The First Step In Defining Your Core Brand Identity

A brand is more than a name, a logo, and a trademark. It is the essence of your company’s image and message to the outside world. It is tough to create a distinguished brand that sticks in the minds of people. After all, most would not care if 74% of all brands disappeared for good. If the other 26% disappeared, you can be sure people would notice, and there are reasons for that. 

As Keith Bete, founder of Ubuntuism, explains “Companies simply speak to our minds but brands steal our hearts. That’s why we love them.” Your brand can’t be just a logo and a company. His branding advice, from his experience in starting Ubuntiuism, goes further :

“In African culture we have a proverb, ‘stand for something or fall for anything’ – what your business stands for is what the brand should reflect.”

It is important to establish a significant, actionable identity for your company’s brand. Put simply, your brand identity is the image that you create, allowing others to perceive it in a specific and memorable way. Your brand identity represents your company’s reputation and is comprised of its attributes, values, mission, and essence.

The most successful brands, usually household names, are easy to recognize — their mission is straightforward and their brand identity is openly communicated to the public.

To start defining your brand, you can use a SWOT analysis.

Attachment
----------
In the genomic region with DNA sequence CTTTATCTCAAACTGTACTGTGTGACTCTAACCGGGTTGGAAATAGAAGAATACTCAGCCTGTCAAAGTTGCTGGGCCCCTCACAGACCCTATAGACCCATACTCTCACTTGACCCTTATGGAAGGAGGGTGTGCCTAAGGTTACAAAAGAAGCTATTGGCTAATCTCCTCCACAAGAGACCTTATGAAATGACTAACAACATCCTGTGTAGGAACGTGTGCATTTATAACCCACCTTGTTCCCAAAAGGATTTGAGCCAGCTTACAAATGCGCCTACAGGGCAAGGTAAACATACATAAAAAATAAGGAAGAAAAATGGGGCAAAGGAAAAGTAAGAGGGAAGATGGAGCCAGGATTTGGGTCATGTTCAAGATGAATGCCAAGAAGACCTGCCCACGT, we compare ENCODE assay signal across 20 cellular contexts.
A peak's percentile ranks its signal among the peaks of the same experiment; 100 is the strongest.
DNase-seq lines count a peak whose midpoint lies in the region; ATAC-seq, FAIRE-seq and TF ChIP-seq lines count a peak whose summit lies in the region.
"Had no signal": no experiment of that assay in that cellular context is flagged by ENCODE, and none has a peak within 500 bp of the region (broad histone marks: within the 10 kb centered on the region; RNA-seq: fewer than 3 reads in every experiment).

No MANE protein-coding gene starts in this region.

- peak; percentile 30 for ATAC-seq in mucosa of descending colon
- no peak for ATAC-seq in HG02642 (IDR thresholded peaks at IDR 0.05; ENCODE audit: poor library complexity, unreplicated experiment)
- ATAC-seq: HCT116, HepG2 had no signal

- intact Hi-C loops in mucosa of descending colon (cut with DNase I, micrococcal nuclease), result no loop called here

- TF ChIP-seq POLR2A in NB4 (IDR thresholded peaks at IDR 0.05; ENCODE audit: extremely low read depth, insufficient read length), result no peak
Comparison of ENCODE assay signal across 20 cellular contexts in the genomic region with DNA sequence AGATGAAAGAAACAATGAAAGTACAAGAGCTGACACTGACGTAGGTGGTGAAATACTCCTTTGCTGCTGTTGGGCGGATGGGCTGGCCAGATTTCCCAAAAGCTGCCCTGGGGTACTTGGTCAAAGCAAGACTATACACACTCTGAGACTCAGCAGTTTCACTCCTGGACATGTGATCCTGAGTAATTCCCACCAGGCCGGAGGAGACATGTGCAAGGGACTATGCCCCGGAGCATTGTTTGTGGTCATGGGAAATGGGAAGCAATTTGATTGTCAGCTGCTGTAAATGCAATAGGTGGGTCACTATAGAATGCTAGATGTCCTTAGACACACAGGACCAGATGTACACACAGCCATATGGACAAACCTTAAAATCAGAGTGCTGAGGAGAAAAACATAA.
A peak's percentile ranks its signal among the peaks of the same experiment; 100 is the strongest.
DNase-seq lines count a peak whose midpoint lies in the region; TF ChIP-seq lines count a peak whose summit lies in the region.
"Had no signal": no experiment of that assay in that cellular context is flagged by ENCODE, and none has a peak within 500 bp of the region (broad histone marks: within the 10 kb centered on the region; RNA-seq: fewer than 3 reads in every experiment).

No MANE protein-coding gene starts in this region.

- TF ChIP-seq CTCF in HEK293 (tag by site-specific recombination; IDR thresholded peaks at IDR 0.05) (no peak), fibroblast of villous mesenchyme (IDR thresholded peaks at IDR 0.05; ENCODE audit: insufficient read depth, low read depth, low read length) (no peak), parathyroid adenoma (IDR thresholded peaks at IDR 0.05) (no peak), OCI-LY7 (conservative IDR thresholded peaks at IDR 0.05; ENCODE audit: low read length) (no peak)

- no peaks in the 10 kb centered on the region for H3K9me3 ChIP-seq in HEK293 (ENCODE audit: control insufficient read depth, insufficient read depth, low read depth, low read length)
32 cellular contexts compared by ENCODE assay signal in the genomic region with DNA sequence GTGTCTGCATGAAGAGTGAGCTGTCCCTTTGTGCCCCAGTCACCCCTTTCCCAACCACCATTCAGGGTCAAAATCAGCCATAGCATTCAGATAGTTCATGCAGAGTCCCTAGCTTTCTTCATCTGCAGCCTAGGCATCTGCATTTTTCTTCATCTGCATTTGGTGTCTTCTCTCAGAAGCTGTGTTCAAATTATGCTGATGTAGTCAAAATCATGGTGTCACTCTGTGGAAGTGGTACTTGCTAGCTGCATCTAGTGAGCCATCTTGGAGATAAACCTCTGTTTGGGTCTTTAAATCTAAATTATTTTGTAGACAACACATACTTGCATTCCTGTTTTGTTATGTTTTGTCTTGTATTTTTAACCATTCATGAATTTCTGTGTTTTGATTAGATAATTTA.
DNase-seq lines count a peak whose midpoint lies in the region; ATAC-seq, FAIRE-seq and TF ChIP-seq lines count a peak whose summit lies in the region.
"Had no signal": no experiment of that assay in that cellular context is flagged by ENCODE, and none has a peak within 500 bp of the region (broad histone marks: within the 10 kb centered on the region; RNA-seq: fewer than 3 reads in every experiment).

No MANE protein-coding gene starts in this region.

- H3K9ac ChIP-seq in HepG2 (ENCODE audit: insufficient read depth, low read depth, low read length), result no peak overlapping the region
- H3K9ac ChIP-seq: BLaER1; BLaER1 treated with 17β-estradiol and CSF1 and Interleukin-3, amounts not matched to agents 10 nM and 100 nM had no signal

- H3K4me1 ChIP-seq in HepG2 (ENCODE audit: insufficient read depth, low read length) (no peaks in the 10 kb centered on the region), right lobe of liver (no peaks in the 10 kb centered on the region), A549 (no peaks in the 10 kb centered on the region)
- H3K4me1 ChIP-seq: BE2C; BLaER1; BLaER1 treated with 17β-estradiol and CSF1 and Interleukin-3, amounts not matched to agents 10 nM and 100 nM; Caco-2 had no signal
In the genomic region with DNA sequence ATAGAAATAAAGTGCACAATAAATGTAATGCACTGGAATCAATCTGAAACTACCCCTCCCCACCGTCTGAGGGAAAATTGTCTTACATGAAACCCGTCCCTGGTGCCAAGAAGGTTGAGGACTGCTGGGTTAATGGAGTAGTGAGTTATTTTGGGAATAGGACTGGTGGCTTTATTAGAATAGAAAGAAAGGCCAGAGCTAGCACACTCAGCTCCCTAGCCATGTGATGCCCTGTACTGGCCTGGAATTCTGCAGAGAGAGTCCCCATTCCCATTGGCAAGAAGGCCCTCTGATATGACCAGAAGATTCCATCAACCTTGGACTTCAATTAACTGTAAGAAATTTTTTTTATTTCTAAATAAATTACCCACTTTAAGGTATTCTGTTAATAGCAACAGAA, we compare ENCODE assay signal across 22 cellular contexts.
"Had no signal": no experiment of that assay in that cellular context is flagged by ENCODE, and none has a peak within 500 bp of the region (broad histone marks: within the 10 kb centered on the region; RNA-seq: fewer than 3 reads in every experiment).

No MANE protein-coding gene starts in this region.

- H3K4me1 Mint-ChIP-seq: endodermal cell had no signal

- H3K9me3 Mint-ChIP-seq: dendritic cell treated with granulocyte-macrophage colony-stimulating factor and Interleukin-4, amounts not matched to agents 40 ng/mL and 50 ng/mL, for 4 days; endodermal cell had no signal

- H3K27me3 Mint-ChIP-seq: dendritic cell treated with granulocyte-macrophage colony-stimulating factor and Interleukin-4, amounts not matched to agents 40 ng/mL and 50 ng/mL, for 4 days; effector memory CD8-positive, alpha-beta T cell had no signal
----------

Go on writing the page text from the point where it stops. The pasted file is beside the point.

Use a SWOT Analysis to Craft your Brand Identity

A SWOT analysis is a common and effective way to take a step back and examine the strongest and weakest parts of your brand. When crafting a SWOT analysis, it’s important that you work together with different individuals in your company (ideally, from various departments) in order to get multiple opinions on your brand’s strengths and weaknesses. Breaking it down, here’s what to think about when creating one:

  • Strengths: These are the elements of your company that give it an advantage over competitors or other industry experts. Consider your strengths from both an internal perspective, from the point of view of your customers, and people in your market.

It’s always a good idea to think about these elements of your brand in advance. The analysis of your company as a whole can help shape your brand identity in a wise and well-thought-out manner. Use these elements to determine both future plans for your company and the identity and core values of your brand.

Start Interacting With People As A Brand

It is not enough anymore to simply be known to be memorable. The demand on brands by customers is ever increasing. People love brands that care about their well-being and take an active, influential, part in their life.

Take any opportunity you can to interact and delight with people. Social media is good for this, as are charity events, sponsorships, and special community actions. Remember that you need to not just put your brand in front of people, you need to put your brand’s core values in front of people. 

After your SWOT analysis, take some time to think about how your brand will interact with people, and which avenues to use. How will your interactions communicate your company’s core values? What types of people will most appreciate them? 

It is a long road ahead, full of blood, sweat, and tears. Every major brand has been years in the building, but as in everything, it starts with the first step.